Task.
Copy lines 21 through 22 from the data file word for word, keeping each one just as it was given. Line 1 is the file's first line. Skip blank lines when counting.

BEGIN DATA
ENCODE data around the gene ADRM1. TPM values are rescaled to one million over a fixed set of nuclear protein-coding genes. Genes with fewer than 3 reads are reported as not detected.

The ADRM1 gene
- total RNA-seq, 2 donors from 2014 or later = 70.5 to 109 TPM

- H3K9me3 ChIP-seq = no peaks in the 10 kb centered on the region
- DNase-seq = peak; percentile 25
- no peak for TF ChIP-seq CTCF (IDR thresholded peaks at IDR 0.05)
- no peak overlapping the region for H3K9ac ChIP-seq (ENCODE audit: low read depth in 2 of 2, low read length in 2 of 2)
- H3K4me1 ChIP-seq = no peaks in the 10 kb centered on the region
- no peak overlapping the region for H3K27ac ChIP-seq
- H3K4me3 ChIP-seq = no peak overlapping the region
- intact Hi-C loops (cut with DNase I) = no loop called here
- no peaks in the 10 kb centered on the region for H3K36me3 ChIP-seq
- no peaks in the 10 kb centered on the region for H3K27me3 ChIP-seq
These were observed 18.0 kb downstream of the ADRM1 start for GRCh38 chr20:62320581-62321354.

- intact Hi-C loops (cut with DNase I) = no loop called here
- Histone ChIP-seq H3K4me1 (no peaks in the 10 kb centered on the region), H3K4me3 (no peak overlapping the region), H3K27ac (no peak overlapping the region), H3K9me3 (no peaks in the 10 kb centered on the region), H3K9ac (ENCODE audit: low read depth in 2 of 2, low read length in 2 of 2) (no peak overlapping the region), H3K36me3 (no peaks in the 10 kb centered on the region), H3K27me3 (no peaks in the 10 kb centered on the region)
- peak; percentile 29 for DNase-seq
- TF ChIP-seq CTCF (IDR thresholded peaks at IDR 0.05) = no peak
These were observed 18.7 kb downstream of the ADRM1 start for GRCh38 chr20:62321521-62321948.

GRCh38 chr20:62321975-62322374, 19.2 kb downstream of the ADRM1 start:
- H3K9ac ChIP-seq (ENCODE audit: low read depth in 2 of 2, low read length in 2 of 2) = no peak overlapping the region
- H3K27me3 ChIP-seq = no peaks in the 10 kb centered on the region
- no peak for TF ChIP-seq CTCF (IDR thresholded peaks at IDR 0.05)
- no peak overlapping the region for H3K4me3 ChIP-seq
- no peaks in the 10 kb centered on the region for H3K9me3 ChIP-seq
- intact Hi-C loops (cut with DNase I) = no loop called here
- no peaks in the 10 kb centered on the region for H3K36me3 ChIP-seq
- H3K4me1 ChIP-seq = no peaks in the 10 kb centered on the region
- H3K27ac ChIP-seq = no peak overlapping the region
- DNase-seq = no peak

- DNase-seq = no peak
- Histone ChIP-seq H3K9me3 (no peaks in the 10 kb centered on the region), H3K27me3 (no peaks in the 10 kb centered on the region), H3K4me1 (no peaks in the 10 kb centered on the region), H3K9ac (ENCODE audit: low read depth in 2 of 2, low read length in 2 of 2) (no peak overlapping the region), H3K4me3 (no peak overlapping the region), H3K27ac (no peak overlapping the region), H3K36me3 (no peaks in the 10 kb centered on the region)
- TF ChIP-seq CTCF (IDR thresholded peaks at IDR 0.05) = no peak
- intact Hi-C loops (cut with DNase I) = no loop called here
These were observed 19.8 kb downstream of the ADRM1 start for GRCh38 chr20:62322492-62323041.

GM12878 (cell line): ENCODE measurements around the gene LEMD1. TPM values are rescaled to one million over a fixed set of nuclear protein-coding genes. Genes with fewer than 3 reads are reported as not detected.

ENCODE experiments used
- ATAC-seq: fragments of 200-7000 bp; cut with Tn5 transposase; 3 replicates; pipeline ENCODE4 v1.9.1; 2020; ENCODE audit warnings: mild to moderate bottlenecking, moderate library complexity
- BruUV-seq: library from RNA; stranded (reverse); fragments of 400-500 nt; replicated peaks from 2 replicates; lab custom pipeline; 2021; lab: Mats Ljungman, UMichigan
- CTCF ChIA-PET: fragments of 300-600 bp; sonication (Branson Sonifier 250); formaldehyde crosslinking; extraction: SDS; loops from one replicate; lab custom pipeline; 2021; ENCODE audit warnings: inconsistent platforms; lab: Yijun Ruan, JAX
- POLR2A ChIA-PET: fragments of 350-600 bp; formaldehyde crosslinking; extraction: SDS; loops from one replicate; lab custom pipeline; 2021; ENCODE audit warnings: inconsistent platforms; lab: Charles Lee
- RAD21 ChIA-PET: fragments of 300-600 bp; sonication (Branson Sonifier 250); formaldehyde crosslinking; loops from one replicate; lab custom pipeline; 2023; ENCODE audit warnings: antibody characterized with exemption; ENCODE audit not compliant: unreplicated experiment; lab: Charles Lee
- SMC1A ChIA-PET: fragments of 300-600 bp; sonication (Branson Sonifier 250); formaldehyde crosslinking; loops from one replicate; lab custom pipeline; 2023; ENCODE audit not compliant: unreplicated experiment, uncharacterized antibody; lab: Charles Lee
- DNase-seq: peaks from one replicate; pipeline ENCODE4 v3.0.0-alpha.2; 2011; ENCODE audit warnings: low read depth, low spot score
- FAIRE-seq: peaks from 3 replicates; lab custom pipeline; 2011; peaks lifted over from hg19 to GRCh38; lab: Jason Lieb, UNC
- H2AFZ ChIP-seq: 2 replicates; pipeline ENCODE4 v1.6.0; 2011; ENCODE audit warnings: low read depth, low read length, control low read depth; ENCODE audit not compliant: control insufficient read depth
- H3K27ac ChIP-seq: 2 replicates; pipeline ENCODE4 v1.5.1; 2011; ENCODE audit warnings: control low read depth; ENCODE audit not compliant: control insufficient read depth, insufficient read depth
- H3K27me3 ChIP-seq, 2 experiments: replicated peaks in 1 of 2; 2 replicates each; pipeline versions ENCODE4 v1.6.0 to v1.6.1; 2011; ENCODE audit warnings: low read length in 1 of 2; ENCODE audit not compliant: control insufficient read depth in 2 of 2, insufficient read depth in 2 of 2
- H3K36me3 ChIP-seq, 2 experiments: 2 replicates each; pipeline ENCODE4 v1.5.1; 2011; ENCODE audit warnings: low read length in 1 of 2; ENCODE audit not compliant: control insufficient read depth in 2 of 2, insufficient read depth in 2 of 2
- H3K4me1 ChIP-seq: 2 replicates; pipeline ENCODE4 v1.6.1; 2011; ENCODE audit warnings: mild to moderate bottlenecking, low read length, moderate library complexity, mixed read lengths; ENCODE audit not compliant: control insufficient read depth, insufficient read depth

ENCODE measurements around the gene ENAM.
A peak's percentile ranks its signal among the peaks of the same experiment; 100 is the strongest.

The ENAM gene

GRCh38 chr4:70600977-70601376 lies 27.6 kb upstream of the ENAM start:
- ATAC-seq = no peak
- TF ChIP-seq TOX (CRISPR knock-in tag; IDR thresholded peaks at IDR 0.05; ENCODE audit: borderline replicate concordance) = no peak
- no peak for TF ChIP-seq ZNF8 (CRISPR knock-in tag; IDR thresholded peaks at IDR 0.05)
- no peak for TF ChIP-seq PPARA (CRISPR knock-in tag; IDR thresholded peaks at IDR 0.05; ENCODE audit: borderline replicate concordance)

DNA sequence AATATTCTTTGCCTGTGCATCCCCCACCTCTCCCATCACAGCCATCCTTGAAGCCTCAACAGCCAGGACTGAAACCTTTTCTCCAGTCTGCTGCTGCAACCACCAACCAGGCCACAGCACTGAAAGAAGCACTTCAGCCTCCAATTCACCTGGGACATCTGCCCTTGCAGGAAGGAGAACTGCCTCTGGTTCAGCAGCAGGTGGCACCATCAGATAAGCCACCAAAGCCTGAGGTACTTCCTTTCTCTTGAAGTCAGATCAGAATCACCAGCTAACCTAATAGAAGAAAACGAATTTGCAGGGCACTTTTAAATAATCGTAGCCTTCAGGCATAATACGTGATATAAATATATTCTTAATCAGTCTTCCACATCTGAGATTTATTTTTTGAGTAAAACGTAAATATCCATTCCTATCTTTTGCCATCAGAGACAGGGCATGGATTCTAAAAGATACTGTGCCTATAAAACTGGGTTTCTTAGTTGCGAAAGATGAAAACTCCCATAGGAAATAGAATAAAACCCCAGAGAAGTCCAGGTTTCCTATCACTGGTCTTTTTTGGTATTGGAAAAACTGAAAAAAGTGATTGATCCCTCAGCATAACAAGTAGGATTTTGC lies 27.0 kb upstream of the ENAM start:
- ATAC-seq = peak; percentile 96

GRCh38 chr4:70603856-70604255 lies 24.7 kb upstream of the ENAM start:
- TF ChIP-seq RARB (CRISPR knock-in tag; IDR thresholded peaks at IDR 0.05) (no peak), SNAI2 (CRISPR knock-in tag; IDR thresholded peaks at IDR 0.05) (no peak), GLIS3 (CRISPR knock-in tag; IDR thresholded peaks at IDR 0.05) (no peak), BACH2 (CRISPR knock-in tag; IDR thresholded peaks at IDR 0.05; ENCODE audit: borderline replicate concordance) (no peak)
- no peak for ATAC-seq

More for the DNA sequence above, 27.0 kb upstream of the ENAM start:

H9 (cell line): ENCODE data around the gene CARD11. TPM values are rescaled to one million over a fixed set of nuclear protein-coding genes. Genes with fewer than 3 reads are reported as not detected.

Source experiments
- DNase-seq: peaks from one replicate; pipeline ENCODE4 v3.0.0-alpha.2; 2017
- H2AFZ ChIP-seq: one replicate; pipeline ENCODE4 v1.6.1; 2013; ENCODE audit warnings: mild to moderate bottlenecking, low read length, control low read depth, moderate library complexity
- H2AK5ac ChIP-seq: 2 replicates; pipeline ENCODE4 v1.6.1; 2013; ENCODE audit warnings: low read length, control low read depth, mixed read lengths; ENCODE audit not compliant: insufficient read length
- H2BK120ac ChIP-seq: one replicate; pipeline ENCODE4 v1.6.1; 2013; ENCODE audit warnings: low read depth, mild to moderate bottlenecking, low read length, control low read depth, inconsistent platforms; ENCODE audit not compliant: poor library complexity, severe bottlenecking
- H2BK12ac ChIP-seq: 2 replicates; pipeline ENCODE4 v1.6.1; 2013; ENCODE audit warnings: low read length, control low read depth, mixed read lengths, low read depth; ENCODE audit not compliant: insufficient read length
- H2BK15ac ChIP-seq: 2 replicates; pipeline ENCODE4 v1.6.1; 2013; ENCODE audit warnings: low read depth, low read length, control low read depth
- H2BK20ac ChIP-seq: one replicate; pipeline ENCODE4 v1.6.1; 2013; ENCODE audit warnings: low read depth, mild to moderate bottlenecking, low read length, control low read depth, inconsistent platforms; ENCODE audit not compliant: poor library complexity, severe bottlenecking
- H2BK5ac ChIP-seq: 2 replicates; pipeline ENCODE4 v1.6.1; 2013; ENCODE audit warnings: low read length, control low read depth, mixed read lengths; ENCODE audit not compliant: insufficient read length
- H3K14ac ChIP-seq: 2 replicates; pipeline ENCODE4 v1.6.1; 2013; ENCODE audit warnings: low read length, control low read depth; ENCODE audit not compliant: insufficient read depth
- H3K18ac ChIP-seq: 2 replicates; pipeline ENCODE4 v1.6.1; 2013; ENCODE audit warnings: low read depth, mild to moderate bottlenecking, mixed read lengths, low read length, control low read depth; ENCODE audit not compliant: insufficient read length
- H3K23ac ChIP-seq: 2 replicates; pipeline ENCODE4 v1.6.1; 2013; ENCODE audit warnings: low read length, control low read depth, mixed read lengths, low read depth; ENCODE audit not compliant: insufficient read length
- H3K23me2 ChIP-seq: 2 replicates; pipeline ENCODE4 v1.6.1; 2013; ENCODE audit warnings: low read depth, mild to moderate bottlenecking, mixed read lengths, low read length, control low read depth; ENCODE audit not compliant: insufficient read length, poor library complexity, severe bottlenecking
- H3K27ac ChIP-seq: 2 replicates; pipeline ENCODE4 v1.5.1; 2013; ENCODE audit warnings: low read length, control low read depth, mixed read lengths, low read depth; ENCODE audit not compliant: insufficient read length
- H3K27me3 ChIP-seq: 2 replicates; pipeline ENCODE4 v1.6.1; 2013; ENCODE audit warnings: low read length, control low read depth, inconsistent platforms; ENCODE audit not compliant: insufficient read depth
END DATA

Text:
- H3K9ac ChIP-seq (ENCODE audit: low read depth in 2 of 2, low read length in 2 of 2) = no peak overlapping the region
- H3K27me3 ChIP-seq = no peaks in the 10 kb centered on the region